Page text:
Those who don't live in the UK might not realise that, here, the internet comes censored out of the box, courtesy of David Cameron (joining the ranks of such freedom-loving nations as China, Iran, Syria, South Sudan and Yemen). It turns out that the very man who gave passionate speeches proudly defending what he euphemistically calls "family filters" spent his university years sticking his meat and two veg into severed pigs' heads. You couldn't make it up.

CallMeLateForSupperSeptember 29, 2015 12:19 PM

@Yes, we scan!
"All I can say is I'm glad I don't live in the UK."

Lest you really do feel relief, understand that GCHQ readily shares this booty with the rest of Five Eyes. Besidees, because of the way the internet works, even your email to Aunt Tillie who lives across town might well travel through several foreign countries, G.B. among them..

If I recall correctly, upwards of 150 undersea cables land on G.B.'s shores. You can bet that every one of them feeds GCHQ's numerous maws.

name.withheld.for.obvious.reasonsSeptember 29, 2015 1:01 PM

Bet there is a rational for not providing other-site indirection, it may lie with you to determine the reason for this non-appropriation. My apologizes for commenting here, torn between subjective observation and a general notice to the comm.

name.withheld.for.obvious.reasonsSeptember 29, 2015 1:22 PM

OOPS--seems I DIDN'T speak too soon...reference the following URL (text linkage only, filter as necessary). If it wasn't disconcerting enough, here's an update for you Bruce...

https:[slash,slash]cryptome[dot.addr]org[slash]2015[slash]09[slash]gchq-illegal-spying-us.htm

A Ghost of its Former SelfSeptember 29, 2015 2:00 PM

We need to realize that once people become aware of the hanky-panky occurring they take counter measures to circumvent the eavesdropping. Here is just one BIG example:

All the eavesdropping by England and the USA could not even detect the 21 million Top Secret Investigations being stolen.
Now China, Russia, Iraq and Iran have reached a comprehensive accord to fight the Islamic State leaving the USA military and Intelligence clueless.

Whatever happened to the “the War on Terror” fight guys?

Instead our huge security apparatus is being used to control the USA population (the Pope’s visit) and fight petty internal crime.

Is spying (even on friends) a way to build a productive relationship? Who’s proud to be an American?

We need to realize that once people become aware of the hanky-panky occurring

dizzy snailSeptember 29, 2015 2:48 PM

As the GCHQ busily records and cross-references the IP addresses and geolocation data of all the participants in this thread, @Bruce: how about a .onion mirror for those who want the option, please?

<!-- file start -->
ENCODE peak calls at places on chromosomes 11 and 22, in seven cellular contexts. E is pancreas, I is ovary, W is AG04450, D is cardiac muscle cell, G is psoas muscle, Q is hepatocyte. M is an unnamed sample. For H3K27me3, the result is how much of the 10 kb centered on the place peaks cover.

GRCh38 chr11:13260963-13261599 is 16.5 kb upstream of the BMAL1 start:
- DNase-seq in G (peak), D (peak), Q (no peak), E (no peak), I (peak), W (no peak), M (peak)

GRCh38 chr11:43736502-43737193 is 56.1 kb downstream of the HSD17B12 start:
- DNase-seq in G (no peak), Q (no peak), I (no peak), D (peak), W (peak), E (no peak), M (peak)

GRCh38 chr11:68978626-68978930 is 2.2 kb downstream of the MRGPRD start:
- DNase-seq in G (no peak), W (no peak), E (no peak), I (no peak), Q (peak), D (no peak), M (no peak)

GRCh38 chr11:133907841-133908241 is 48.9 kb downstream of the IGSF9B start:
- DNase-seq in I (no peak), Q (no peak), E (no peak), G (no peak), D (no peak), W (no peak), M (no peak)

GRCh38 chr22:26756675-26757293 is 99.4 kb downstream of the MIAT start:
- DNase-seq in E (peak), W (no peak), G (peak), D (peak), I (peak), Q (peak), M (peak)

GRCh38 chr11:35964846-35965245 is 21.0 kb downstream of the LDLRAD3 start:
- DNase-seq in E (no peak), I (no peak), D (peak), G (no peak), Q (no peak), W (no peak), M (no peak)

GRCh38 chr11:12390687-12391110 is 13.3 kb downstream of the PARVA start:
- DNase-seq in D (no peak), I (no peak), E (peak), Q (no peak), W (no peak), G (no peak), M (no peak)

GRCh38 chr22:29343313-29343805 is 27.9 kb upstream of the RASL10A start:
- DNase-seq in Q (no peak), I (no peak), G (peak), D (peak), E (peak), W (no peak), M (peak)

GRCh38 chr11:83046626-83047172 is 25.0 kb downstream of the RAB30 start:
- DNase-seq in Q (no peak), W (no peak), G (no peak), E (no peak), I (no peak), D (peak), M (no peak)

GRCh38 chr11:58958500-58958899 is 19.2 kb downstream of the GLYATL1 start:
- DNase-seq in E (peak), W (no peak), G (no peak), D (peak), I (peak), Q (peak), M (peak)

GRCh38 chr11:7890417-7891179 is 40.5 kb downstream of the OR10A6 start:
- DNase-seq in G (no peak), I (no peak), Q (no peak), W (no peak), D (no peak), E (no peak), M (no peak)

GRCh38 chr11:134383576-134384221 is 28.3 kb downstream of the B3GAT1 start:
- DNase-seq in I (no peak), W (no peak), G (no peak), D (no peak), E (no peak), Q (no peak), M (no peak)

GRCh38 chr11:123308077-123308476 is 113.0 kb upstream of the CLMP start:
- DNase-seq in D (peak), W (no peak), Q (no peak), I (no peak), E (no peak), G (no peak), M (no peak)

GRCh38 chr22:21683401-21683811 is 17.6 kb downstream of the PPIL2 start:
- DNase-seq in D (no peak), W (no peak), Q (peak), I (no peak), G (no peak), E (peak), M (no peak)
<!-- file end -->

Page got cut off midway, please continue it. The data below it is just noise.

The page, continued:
unbobSeptember 29, 2015 3:06 PM

There was a brief moment with the Snowden revelations where the general public's perception almost aligned with those in the security and privacy communities. These days if you mention Snowden all most remember is something about metadata at best.

AnuraSeptember 29, 2015 3:23 PM

@dizzy snail

They also track everyone who uses Tor, in fact, probably more so than people who read this blog.

BoppingAroundSeptember 29, 2015 4:25 PM

Safe Harbour,
Don't ask, don't tell. Just like for any other cheeky line of work (mafia and other organised crime activities come to mind).

Even better when the person does not realise what they are [really] doing.

Clive RobinsonSeptember 29, 2015 5:23 PM

@ CallMeLate...,

Besidees, because of the way the internet works, even your email to Aunt Tillie who lives across town might well travel through several foreign countries, G.B. among them..

You need to go take a closer look at RIPA.

Basically it's any part of the infrastructure that can be reached from the UK. That is your air-gapped home network in the deepest darkest cave in the most remote part of the globe, is fair game if it connects in some way to a network that can be reached from the UK no matter how improbably.

Thus your air-gaped network with the usuall PC speakers and microphone, and where there is a phone in the same room at some point is as far as the UK is concerned covered by RIPA...

tyrSeptember 29, 2015 6:42 PM


I cannot think of a more horrible job than rummaging
though the contents of the crap on the Net for some
scrap that might be useful (for some values of useful).
For every spark of real information you'd have to wade
the stream of porn, cookie recipes, spam, Nigerian
prince Phishing, and the totally boring shite that is